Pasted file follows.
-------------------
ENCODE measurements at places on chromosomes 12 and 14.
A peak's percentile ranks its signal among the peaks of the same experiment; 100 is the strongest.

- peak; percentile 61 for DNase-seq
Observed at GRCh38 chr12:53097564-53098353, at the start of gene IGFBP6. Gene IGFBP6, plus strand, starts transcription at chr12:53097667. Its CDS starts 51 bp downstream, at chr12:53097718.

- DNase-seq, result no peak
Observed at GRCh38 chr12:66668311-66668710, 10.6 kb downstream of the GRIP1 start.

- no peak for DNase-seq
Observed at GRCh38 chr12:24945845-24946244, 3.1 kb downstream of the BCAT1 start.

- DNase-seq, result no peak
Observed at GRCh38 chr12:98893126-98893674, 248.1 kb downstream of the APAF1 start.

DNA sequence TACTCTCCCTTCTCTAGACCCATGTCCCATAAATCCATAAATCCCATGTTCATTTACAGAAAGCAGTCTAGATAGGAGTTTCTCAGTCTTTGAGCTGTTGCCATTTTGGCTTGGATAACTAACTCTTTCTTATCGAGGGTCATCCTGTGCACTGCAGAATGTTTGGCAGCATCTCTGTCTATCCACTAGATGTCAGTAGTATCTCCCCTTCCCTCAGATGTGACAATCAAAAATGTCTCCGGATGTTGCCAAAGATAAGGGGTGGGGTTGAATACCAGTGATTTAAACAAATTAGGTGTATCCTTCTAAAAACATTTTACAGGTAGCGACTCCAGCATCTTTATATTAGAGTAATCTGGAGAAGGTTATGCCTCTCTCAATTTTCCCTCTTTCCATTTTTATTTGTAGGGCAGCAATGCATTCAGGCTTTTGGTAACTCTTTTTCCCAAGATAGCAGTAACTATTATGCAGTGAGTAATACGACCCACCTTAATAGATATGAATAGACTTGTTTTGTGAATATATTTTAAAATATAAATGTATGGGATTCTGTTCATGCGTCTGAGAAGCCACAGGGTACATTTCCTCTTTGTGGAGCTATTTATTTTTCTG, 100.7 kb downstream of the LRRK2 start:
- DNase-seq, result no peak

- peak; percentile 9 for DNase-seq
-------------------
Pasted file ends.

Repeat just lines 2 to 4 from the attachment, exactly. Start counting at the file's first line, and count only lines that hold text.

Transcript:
A peak's percentile ranks its signal among the peaks of the same experiment; 100 is the strongest.

- peak; percentile 61 for DNase-seq
Observed at GRCh38 chr12:53097564-53098353, at the start of gene IGFBP6. Gene IGFBP6, plus strand, starts transcription at chr12:53097667. Its CDS starts 51 bp downstream, at chr12:53097718.